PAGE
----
Monday, July 20, 2009
(part 181) KEEP WORKING AND DON'T GET ANGRY
Making records in 1977 with Ben Benay and the group of people he assembled for the project was a first for me. Not only was I sober, but responsible for the whole damn thing, including paying everybody.
The sessions were produced and arranged by me and Ben, and were for the most part recorded in studio B at Wally Heider's in Hollywood. As we continued making progress in the studio, I had begin to think about what I was going to do with the recordings once they were finished.
There was no record label involved, and I doubt if anyone even knew or cared that I was recording again, outside of the people who worked on the sessions.
I spent time alone, and concentrated my thoughts on seeing the songs finished and on a label. I pictured myself hearing them on the radio and thought about how good that would feel. Although none of it was true at the time, I held fast to my vision as if it were reality.
The intensity of my goals, the responsibility for creating the finished product, staying sober, and dealing with my girlfriend and her family was incredibly stressful. I was only in my second year of sobriety, so all that I was doing took somewhat of a toll on me.
I worked overtime at trying to keep my emotional balanced and not to let things get to me. In AA it had always been something of a hard and fast rule that getting angry could get you drunk.
Being who I was, this thought made me particularly anxious, because I had a temper. For a long time I'd managed to keep it in check, but the day finally came when I completely lost it.
One afternoon in Westwood, I came apart over something that had gone wrong. I literally went ape shit. I hadn't gotten that mad in over a year, so when it happened I was completely programed by that rule to go get loaded.
I wandered around the streets of Westwood in a state of desperation, waiting to rush into a liquor store and buy a bottle of booze. But after nearly three hours of this shit, anticipating the worst, I finally said to myself, "I don't want to get drunk, this is a bunch of bullshit."
I had learned an important lesson that day; The only thing that will get you loaded is deciding to get loaded, and then blaming it on something that happened. "What a crock of shit," I thought, "I almost talked myself into it, because of that lame rule."
As a result of the experience I made up a new rule of my own called the "No matter what" rule, which means "No matter what happens I won't get loaded!"
I figured if there was anything anywhere, in the entire universe, that could get me loaded I would be headed toward it, so the rule was designed to eliminate that possibility before it ever happened, because in my life something always happened.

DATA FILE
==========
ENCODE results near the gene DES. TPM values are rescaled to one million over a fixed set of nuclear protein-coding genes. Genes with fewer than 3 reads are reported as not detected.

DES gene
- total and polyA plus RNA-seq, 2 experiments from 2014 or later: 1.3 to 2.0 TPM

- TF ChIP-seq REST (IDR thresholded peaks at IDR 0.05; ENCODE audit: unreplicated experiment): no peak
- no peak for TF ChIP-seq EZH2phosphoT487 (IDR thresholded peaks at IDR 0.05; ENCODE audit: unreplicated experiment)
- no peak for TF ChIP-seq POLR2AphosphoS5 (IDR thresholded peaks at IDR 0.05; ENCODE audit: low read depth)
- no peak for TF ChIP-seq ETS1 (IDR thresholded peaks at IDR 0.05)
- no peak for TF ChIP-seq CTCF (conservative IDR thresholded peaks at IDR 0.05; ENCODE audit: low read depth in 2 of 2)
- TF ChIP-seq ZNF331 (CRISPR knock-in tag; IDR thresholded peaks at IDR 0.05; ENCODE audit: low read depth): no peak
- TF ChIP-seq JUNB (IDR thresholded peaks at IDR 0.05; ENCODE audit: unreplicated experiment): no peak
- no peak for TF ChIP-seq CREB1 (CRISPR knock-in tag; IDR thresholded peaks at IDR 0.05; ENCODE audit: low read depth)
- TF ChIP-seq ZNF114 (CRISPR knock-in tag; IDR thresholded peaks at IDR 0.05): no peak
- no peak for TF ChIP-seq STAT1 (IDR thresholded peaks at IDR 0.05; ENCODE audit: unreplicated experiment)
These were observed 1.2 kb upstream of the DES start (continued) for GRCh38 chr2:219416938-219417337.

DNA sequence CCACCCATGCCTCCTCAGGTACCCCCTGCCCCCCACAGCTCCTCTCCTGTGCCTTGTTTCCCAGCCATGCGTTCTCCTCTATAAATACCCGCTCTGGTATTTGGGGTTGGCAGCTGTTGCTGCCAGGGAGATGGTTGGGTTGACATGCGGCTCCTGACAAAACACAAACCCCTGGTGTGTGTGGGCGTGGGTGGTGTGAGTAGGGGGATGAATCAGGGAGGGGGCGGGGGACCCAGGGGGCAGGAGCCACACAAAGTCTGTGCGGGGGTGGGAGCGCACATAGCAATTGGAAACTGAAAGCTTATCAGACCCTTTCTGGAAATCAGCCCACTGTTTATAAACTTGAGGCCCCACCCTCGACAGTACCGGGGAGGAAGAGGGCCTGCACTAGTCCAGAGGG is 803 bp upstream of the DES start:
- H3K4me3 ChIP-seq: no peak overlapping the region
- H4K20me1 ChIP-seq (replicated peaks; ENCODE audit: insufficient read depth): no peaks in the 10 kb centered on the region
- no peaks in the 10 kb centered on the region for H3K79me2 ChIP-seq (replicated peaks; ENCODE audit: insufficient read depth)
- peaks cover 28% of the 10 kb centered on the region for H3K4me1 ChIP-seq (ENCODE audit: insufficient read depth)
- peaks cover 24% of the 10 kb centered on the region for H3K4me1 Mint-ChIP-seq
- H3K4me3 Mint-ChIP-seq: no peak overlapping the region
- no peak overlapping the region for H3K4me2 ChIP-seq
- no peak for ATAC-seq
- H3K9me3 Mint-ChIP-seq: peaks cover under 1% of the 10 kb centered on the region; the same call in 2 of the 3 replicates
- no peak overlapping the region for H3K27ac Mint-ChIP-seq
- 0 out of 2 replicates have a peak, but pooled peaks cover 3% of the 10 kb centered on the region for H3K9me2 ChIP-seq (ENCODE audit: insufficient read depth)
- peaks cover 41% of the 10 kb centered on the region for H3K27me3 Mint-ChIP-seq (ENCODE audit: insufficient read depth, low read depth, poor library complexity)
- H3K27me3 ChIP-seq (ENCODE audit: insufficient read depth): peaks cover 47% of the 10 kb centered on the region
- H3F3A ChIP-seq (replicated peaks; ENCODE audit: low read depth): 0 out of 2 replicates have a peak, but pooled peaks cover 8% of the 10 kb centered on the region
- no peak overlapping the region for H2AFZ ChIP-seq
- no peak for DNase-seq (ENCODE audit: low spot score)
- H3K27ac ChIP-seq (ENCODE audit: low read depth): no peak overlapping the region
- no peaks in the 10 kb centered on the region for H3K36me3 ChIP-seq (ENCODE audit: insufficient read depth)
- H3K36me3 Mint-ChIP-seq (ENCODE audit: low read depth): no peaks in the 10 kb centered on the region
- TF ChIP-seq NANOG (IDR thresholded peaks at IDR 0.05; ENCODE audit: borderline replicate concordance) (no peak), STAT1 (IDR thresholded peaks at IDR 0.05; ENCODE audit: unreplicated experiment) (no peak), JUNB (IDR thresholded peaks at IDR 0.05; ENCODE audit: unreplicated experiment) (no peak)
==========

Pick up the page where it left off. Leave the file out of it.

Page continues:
From then on there was nothing either too good or too bad that could happen that would get me loaded. No matter what, I wouldn't get loaded over it. I applied this to my life a day at a time, and it has never failed me.
Ben Benay was a tremendous help to me in translating my ideas to the other musicians in the studio. He and I would get together in private and talk about what I was trying to achieve with each song. He in turn would work this into the band's psyche when we were recording.
Because I was newly sober, and felt too timid at times to tell these guys I didn't like something they were doing, Ben became the go between. He could get them back into the song, when they tended to drift away or over improvise.
One of my real regrets about these sessions, is that I was not forceful enough at getting across to anybody, the exact sound I wanted on certain songs, but all in all they came out pretty well under the circumstances.
Initially, we cut four basic tracks, and then added my vocals. When that was completed we got various players back in the studio to do overdubs or add solos and fill-ins.
We would then add backup vocals and begin the process of mixing down the various components we had on tape. This was where each of the songs was made as clear as we could get them at that point.
The last thing was a final mix down and mastering, if nothing else was needed in the way of changes or additions, then we'd settle on the completed product.
Again, one of my major regrets, is that during the final mix we were still using oversize monitors for playback, which I have said before, does not give an honest representation of the sound.
When recorded music is played back on what most people listen to, which is something smaller and tighter, like a car speaker, the base tends to override the midrange and high end, because it was mixed on huge speakers in the studio which only sound good in there. That sound is not accurately translated to more basic sound systems.
I failed to apply my own experience with this during mix down, and let that detail get away from me.
The other aspect I am not satisfied with is the lack of open space in some of the songs. For example, Growin Pains Of Time, in my original demo, had far less instrumentation so each part stood out more. The studio version is somewhat over produced.
Space, with no instrumentation, gives music a depth and width that it doesn't have when cluttered with unnecessary noise. When every hole is filled with sound it is like a room filled with too much furniture.